Additional Reflections on Core Buddhist
|A number of elements in the Buddha's teachings need some
The Self and Reincarnation
One of the difficult concepts of the Buddha's teachings is the
idea that there is not a permanent self or soul. According to the
Buddha's teachings, what we think of as the self or soul is actually
a composite made up of numerous parts. It is only as these
constituent parts temporarily come together that the self is formed.
At death, the parts separate and the "self" no longer exists.
Yet Buddhism accepts the doctrine of reincarnation. So, if there
is no permanent self, what is reborn? This is a very difficult concept that has not
easy answer. Some have suggested that the "soul" that is reborn is more
like a flame that is passed from one candle to the next. There is a
direct connection between the two flames, but the second flame is not
identical to the first. Others have suggested that what is passed from
one life to the next a "stream of consciousness" or a "karma laden structure" - sort of a blue print
by which the next impermanent self is built. In any case,
something is passed from one life to the next, although it is difficult
to say just what it is! It should be noted that this dilemma is more of
a problem in theory than in practice in Buddhism.
It should be noted that Buddhism also accepts the notion that one
may be born into a different realm of existence as something other
than a human being. In all, there are six different types of beings
and 31 planes of existence. Notice that one can be reborn as a god
or "superhuman being" (Titans), but may also be reborn as animals,
hell beings or ghosts. Rebirth as a human is both rare and highly
desirable. Only humans have the opportunity to obtain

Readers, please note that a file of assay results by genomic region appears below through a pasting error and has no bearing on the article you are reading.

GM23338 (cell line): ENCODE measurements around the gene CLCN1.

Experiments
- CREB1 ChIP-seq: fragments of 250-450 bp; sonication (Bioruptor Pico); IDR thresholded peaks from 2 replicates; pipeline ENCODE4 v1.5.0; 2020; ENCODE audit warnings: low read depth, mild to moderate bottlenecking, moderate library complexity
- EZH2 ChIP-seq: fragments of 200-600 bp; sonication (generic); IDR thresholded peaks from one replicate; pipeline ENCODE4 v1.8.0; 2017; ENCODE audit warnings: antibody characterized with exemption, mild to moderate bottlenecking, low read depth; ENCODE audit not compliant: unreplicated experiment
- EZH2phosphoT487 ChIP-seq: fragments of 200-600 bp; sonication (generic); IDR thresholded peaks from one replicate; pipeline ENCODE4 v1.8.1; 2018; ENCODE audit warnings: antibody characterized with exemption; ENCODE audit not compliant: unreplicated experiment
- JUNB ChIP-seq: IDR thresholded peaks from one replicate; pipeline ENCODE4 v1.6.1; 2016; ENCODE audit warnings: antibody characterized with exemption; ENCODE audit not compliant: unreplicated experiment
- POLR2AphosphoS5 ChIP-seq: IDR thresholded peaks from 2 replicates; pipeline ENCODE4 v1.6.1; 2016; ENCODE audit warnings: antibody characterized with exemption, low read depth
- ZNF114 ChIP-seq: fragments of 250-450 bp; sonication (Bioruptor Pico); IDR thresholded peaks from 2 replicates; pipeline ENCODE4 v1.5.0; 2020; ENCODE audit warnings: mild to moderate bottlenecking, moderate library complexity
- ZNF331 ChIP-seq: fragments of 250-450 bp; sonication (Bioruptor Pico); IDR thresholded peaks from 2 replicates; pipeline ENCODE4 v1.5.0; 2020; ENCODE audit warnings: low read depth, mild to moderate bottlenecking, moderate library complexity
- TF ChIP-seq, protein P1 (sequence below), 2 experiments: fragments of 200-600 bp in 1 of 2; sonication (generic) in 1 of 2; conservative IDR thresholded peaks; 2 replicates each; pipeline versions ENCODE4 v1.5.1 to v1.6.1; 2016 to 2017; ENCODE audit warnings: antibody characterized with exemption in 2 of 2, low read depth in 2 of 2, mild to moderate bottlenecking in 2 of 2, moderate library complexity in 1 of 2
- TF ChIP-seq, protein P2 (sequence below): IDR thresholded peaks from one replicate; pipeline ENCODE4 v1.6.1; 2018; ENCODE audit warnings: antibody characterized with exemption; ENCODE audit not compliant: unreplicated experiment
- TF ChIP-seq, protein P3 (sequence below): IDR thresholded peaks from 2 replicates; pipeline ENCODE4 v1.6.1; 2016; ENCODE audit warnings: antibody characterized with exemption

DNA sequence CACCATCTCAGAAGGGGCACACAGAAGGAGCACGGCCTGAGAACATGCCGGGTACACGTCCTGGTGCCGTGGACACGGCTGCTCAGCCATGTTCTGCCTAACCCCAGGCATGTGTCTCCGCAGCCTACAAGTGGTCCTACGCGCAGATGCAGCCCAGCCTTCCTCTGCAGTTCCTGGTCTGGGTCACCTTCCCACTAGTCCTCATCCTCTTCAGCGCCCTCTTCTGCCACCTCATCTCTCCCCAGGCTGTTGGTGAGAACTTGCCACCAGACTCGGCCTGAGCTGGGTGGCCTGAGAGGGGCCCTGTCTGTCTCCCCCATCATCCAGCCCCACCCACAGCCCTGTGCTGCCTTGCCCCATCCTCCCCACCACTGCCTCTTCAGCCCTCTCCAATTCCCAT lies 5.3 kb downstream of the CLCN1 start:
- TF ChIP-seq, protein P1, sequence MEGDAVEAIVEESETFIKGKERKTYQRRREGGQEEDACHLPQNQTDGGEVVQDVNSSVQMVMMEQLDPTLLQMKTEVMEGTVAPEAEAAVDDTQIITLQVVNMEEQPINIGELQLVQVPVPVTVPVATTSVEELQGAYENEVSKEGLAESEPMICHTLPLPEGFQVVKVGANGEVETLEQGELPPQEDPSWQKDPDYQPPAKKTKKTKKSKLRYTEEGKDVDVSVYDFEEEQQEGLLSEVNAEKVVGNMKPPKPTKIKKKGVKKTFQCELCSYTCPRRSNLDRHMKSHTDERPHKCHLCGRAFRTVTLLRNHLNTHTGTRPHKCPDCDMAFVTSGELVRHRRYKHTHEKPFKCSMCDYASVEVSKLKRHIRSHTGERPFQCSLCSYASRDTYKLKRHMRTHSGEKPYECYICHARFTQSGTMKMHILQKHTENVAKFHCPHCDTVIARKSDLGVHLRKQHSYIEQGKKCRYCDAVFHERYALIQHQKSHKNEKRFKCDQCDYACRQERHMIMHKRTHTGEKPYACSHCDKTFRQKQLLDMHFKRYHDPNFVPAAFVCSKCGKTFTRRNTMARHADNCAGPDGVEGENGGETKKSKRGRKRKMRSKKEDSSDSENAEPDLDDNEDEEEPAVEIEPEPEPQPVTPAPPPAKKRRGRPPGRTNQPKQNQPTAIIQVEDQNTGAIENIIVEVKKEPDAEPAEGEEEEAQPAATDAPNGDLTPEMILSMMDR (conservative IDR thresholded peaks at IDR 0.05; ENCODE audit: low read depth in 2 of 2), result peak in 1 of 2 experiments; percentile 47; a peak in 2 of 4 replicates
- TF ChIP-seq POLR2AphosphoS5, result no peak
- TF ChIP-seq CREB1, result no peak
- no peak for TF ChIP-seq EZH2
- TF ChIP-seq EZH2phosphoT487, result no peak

While Buddhism always accepted the notion of
karma as the cosmic law of cause and effect, its understanding of
karma differed slightly from that of Hinduism. In particular, the
Buddha seemed to accept a somewhat less fatalistic notion of karma.
Rather than being absolutely determinative of a person's life, karma
is more like a predisposition
created by one's previous actions. The Buddha believed that
one could overcome that predisposition. In other words, as one
overcomes ignorance and understand the nature or reality, then one
can perceive one's dispositions and overcome them. The power of the
predisposition is based not simply on the act itself, but on one's
intention, the frequency of the act and the nature of the act. Deeds
against holy people carry extremely negative consequences.
The Buddha had little to say about
In his teachings, Nirvana is an extinguishing of desire,
“getting rid of craving.” Ultimately,
however, Nirvana is beyond all conception and description.
It is completely off the spectrum of our existence and
understanding. “A deathless,
peaceful, unchanging state that cannot be described.” When the illusion of permanence is ended, ultimate
reality/nirvana is revealed.
It should be noted that while we naturally want to
speculate about Nirvana and find a clear description of it, the Buddha
discouraged such speculations. If it can't be known, why speculate
about it? At one point, the Buddha likened such a demand for answers to
a man who is wounded by a poison arrow, but won't let the arrow be
removed until he knows the identity of the person who shot the arrow.
The Buddha was more interested in the practical ways to end suffering
that in metaphysical speculation.